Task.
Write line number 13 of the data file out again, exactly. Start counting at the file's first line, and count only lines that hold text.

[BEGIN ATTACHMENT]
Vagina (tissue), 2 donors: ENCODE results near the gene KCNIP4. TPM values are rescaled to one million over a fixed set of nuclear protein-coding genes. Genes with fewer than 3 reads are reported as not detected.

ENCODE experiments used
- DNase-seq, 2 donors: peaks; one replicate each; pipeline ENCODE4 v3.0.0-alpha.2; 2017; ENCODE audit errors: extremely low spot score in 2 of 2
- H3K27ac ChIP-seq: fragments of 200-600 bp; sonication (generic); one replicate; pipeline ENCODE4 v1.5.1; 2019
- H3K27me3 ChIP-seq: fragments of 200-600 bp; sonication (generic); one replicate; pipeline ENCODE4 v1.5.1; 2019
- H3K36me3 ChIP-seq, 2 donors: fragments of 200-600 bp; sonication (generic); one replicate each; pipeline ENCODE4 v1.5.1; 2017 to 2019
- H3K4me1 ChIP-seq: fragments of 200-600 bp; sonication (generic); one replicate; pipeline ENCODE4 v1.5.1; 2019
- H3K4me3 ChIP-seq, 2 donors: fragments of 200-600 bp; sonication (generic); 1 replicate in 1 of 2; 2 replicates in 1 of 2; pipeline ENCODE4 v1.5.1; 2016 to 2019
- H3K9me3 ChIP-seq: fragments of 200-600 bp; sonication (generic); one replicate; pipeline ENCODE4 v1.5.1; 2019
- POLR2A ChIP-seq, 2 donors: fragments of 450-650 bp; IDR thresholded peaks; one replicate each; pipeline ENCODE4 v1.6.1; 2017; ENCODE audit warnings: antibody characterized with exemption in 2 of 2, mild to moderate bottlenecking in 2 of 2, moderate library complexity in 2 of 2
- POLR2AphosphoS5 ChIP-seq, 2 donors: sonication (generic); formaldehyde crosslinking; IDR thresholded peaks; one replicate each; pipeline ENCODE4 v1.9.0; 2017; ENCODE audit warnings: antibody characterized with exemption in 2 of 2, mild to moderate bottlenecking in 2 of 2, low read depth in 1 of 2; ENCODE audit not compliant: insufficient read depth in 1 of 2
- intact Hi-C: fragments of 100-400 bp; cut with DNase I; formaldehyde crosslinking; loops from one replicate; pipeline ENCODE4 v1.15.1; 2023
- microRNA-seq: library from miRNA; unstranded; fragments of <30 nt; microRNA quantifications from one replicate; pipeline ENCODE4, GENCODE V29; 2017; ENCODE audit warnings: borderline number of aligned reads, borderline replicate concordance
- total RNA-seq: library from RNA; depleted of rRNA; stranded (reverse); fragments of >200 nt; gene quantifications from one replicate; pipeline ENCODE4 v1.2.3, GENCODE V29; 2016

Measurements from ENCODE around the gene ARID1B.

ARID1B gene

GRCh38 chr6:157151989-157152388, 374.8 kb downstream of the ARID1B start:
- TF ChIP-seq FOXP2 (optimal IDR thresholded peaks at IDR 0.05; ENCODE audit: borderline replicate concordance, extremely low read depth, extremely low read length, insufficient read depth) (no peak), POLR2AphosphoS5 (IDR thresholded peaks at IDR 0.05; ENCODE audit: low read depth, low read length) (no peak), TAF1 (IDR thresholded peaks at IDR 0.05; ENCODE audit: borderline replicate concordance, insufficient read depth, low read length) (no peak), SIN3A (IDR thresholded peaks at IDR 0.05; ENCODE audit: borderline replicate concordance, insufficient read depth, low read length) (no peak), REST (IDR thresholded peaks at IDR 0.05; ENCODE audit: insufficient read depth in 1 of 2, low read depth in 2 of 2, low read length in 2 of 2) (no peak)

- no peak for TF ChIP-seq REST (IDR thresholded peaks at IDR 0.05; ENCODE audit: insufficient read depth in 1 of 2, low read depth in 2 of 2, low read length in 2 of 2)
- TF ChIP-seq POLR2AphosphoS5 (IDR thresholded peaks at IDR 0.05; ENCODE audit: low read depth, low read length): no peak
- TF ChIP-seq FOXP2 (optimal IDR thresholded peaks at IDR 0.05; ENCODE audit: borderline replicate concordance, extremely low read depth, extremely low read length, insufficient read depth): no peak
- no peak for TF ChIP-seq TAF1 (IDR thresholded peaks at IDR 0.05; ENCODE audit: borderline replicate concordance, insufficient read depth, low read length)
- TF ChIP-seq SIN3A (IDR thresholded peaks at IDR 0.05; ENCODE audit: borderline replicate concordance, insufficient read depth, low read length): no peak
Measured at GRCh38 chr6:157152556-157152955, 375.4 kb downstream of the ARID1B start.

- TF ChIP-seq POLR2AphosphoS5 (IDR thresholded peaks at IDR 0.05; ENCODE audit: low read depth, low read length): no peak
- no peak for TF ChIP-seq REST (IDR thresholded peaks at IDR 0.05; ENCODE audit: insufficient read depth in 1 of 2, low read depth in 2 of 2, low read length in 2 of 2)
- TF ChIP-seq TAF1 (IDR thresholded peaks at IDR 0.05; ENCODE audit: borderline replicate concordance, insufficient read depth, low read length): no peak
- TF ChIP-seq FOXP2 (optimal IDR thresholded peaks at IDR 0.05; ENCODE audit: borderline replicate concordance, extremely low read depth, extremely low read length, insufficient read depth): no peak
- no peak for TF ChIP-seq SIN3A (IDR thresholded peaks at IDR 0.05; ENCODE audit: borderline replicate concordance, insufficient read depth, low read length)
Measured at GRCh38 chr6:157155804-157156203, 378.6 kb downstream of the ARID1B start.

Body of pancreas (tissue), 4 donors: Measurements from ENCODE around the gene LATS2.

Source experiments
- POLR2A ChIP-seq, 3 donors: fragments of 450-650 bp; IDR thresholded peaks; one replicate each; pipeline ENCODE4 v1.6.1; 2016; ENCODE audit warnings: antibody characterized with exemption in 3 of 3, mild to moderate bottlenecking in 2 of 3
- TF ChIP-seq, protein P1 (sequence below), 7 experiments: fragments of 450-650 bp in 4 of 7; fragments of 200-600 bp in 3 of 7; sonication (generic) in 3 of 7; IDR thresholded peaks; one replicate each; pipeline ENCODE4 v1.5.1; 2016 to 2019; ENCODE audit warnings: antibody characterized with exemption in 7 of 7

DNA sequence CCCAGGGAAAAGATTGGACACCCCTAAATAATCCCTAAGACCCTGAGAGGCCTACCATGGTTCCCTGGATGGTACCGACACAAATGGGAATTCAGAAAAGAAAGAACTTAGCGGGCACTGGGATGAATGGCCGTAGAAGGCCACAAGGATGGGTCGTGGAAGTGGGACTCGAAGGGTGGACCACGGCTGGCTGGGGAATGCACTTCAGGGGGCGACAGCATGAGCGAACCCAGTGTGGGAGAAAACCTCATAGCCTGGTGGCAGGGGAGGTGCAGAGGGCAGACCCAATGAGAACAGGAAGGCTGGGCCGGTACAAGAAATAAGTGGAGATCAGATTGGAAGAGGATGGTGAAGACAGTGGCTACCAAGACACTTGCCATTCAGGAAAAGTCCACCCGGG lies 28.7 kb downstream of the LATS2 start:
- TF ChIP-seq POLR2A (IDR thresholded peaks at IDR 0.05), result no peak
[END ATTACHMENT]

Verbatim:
- microRNA-seq: library from miRNA; unstranded; fragments of <30 nt; microRNA quantifications from one replicate; pipeline ENCODE4, GENCODE V29; 2017; ENCODE audit warnings: borderline number of aligned reads, borderline replicate concordance